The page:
For Hemorrhagic Septicemia a variety of different symptoms may occur, though some fish exhibit no external symptoms. Symptoms include hemorrhaging of internal organs, skin and muscle, bulging eyes and bloated abdomens, a general bruised appearance with reddish tints to eyes, skin, gills and fins, open sores or simply abnormal behavior.
The cause of this is an infection that is brought into aquariums by fish already infected with a deadly virus called Viral hemorrhagic septicemia virus (VHSV or VHSv). Unfortunately there is no known cure for this virus.
Symptoms of lice in fish include an aggravated or restless mood. They may also rub up against objects and aquarium glass in an attempt to remove the lice. You may be able to spot them as they look like tiny pale crabs. They appear as flat, dark oval dots crawling on your fish. They feed on the host by using suckers to attach to the fish then pierce the skin.
Usually a lice infestation comes from fish that were living in an outdoor pond at one time and bringing them into an indoor aquarium. Also, fish lice can be introduced from wild fish that are added to an aquarium. Lice travel from one host fish to another, spreading bacteria and viruses, so once they’re in your aquarium, you must get rid of them.
Ragged Tail/Tail, Fin and Mouth Rot
Ragged tail fin or “tail, fin and mouth rot” is the progressive deterioration of the tail and the fins. Fins will become frayed and their colour will fade. It’s caused by a bacterial infection in susceptible fish which are typically those who are bullied by other fish or have been injured by fin nipping tank mates, especially when water quality is poor.
Finally Let’s have a look at was to fix these diseases.
Step one should always be to conduct at least a 20% water change and check what the issues with the water may be. By conducting the water change whether you’ve got unsafe levels of chemicals, too much algae, not enough oxygen or a range of other issues, by diluting the original water you’re also giving a little more time to your fish and yourself while you work out what’s gone wrong. Test the water, we suggest using a Five in One test kit. Once you know what’s wrong, try to fix it first. Whether that’s another water change or it’s adding chemicals, we want the tank water ready because the medicine has to stay in the water, so it’s best to do the water changes before the medicine so that you aren’t removing the medicine before it all gets to the fish.
API also create the Master Test Kit, which is better value than the test strips but take a few minutes longer. Their kit is rated to last for 400 tests!
Next, identify what’s wrong with our fish. Use our explanations above to see if its any of these common diseases. If so then we’ve got good news, medicines are usually very helpful unless your fish has Septicemia, but survival rates for septicemia are shown to be slightly higher with fresh water and medical efforts. The first medicine we recommend is Tetra Lifeguard.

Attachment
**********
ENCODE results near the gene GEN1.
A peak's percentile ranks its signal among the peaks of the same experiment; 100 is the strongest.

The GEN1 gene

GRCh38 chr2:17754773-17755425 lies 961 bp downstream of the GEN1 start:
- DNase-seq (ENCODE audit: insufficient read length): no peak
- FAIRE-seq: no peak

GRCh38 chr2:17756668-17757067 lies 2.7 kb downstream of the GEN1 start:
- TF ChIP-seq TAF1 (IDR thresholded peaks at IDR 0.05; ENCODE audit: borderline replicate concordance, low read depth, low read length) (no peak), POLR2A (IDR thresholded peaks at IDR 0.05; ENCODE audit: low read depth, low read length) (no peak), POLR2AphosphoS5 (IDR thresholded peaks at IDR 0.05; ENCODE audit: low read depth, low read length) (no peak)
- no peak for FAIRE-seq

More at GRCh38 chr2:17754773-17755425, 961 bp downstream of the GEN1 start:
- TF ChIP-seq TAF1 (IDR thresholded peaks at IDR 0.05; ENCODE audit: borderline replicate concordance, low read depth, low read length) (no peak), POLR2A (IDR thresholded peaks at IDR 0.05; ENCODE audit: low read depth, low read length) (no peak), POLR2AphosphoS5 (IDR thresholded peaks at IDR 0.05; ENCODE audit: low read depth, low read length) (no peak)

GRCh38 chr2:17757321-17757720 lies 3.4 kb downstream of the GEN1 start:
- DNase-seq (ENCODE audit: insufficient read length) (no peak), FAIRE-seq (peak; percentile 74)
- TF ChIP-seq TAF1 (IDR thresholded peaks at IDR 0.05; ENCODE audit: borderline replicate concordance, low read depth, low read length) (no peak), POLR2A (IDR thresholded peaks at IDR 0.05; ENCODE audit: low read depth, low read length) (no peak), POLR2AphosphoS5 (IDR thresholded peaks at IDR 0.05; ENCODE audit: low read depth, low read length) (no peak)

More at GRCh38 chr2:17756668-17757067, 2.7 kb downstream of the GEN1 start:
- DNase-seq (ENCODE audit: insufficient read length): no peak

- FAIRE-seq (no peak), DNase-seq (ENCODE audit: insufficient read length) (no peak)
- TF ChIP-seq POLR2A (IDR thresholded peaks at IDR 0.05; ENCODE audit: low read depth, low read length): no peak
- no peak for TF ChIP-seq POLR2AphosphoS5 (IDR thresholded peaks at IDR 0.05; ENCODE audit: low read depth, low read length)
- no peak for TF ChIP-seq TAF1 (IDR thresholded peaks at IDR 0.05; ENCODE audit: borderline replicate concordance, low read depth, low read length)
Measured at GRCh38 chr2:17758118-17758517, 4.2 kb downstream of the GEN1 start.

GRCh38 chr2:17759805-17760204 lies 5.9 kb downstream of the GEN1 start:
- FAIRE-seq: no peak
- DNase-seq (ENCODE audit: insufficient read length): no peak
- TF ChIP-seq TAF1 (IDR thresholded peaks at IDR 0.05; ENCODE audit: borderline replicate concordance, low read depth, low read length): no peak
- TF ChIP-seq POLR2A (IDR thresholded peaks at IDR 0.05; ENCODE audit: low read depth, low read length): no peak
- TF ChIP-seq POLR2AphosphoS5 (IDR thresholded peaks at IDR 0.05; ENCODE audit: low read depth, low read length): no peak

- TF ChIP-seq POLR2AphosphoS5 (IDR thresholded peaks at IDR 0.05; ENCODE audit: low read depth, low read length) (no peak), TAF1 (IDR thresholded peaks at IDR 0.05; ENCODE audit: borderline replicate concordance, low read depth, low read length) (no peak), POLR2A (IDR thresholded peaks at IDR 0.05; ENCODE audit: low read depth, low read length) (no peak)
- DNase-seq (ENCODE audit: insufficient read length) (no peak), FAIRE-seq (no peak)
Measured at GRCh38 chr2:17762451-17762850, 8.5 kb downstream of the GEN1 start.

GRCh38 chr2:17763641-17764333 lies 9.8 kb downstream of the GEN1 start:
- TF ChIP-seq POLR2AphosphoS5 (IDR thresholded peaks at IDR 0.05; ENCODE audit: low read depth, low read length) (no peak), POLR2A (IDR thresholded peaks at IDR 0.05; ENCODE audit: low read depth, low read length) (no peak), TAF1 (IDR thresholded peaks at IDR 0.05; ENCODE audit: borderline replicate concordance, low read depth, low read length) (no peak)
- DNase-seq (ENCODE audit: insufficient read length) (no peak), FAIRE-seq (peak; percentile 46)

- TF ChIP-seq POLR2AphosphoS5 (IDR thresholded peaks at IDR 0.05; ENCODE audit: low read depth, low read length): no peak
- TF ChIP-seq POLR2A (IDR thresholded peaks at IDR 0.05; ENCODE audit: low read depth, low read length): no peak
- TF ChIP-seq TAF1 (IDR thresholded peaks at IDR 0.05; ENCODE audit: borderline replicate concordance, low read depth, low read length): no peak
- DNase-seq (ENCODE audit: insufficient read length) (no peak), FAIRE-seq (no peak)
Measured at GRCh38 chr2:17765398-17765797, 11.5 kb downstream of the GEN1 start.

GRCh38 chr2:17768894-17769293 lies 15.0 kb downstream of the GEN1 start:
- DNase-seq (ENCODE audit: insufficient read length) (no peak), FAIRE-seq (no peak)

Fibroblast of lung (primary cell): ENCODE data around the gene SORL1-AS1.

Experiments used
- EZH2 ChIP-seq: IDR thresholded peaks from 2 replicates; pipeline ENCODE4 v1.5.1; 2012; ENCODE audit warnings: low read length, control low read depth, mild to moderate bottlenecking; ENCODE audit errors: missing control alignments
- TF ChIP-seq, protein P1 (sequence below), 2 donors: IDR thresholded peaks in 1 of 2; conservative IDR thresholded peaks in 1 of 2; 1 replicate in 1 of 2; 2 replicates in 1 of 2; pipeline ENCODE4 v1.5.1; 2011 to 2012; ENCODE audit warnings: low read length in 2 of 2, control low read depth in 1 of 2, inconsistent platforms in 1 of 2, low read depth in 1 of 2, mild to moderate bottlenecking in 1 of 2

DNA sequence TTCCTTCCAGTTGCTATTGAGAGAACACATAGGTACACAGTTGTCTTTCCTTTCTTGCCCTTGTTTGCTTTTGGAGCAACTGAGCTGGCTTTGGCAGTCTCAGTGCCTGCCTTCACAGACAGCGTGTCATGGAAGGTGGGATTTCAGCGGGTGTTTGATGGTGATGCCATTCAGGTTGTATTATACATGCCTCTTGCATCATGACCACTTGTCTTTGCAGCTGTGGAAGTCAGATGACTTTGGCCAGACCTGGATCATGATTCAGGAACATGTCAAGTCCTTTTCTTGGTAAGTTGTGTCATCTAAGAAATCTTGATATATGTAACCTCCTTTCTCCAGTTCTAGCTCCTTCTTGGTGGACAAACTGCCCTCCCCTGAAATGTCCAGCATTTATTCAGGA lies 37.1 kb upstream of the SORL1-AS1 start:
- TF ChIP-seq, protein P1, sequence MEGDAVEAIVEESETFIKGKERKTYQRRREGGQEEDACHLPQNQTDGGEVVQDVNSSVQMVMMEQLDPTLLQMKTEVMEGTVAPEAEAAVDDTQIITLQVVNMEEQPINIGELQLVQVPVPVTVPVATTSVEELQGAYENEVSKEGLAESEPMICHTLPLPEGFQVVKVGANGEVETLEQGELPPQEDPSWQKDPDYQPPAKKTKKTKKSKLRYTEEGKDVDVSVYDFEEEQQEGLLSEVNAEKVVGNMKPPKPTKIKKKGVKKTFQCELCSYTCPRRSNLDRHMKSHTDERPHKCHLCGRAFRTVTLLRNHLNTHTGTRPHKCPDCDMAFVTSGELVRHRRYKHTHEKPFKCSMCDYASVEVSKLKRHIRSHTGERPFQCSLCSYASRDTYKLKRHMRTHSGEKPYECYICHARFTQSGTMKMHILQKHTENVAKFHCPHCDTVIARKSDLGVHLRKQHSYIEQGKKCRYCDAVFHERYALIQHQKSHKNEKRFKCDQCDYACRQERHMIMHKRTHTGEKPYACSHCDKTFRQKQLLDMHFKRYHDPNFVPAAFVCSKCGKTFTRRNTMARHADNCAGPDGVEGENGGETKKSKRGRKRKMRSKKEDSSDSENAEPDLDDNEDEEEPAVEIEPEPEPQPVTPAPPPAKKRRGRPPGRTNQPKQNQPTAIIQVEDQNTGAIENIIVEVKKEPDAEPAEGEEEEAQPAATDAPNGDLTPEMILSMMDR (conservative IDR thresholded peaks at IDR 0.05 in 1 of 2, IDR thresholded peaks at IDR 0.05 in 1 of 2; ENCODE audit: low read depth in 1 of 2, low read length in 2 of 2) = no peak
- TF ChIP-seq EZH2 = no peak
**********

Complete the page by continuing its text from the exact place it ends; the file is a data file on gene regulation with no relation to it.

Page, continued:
Tetra Lifeguard will work against almost all health issues raised above. Simple drop 1 tablet into the water for every 5 gallons of water in the tank each day for 5 days. Always read the back of the bottle, as some instances require a stronger dose. We recommend having a bottle of Tetra Lifeguard in your cleaning cupboard next to your water treatment and testing kits so that it’s there and on hand if you ever need it.
The next product is another tetra product. Tetra fungus guard helps fight bacterial infections and, obviously, funguses. This comes in very handy for secondary infections, particularly with the health issues that result in your fish rubbing up against things and having open wounds from worms and mites. On the topic of mites and worms, there’s also Tetra Parasite guard. We’re less travelled with this product, however we trust Tetra as a brand and from our experience, their products are reliable and high quality, therefore we’re willing to mention the Parasite Guard.
Another product is from All Pond Solutions. “Aquarium Rescue Parasite & White Spot Control”, while a lengthy title, is a powerful fish tank water treatment that safely disinfects and removes aquatic parasites from your aquarium water. This powerful and fast-acting solution is able to treat most cases with just one application. Aquarium Rescue Parasite and White Spot Control is suitable for use on tropical, marine and ornamental cold water fish tanks
Lastly, we’ve got WaterLife’s product that improves water quality. “Waterlife StayClear A” is a flocculent aquarium water treatment. This means that the particles responsible for causing unclear water will clump together. These larger, combined particles will sink, rather than stay suspended, and will be picked up by your fish tank’s filtration system, leaving your fish tank clear and healthy. StayClear A 100ml treats up to 1000L and is safe for all aquarium livestock and plants. This substance will not cause damage to any filtration system and is suitable for tropical freshwater & coldwater aquaria.
Another Great option is API's Range of products. The General Cure for Parasites comes in boxes of 10 doses and works for both Freshwater and Saltwater tanks! They also offer Fungus cure for any fungal ailments and an option for bacterial infections so whichever issue you're having, API have something for it!
API 5 in 1 Water Test Kit (View Here)
Tetra Life Guard (View Here)
Tetra Fungus Guard (View Here)
All Pond Solutions Parasite and White Spot Control (View Here)
Waterlife StayClear A (View Here)